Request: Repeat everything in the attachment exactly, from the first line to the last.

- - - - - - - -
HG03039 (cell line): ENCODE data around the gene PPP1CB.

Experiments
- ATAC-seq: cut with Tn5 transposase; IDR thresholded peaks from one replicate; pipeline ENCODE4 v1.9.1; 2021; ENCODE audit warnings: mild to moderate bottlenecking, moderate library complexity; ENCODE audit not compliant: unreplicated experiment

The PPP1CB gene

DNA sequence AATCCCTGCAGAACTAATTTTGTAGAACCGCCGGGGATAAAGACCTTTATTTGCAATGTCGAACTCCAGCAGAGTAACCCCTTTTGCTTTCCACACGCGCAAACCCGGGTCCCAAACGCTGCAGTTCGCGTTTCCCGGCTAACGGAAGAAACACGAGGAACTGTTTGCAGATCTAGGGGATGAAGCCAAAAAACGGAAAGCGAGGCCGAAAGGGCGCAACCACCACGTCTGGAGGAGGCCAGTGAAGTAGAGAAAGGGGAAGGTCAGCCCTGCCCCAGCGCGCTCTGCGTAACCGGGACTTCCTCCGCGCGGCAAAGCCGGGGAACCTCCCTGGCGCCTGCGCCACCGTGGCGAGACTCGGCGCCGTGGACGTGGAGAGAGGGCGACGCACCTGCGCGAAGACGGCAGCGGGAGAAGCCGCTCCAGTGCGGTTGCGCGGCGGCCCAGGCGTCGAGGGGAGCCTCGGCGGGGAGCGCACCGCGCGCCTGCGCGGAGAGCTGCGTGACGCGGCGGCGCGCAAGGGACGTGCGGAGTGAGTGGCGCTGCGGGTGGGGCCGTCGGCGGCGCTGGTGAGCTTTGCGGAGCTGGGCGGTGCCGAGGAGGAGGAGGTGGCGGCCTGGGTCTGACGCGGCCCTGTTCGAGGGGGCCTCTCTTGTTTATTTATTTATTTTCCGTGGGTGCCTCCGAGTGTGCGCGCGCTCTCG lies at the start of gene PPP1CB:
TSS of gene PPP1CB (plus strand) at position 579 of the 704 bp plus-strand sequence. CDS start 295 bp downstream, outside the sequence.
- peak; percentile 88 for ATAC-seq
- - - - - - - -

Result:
HG03039 (cell line): ENCODE data around the gene PPP1CB.

Experiments
- ATAC-seq: cut with Tn5 transposase; IDR thresholded peaks from one replicate; pipeline ENCODE4 v1.9.1; 2021; ENCODE audit warnings: mild to moderate bottlenecking, moderate library complexity; ENCODE audit not compliant: unreplicated experiment

The PPP1CB gene

DNA sequence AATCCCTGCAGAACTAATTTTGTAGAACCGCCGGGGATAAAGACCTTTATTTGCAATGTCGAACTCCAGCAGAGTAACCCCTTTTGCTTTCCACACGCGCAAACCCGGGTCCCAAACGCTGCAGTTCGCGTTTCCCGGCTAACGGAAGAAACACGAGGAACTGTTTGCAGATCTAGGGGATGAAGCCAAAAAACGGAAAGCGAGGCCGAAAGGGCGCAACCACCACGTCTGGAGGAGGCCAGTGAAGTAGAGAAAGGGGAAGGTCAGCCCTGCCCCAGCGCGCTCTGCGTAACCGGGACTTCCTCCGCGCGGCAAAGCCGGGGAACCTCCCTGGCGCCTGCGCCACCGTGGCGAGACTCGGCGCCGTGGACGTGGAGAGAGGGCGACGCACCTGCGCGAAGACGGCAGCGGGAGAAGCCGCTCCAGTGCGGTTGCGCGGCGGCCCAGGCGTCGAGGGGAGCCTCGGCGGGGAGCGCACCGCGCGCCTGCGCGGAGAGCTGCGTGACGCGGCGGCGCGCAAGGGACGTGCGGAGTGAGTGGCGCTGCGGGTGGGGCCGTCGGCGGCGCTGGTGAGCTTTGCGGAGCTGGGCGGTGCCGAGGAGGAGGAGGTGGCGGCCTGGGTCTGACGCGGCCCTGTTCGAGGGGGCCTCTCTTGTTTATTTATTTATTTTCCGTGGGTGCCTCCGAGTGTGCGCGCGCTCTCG lies at the start of gene PPP1CB:
TSS of gene PPP1CB (plus strand) at position 579 of the 704 bp plus-strand sequence. CDS start 295 bp downstream, outside the sequence.
- peak; percentile 88 for ATAC-seq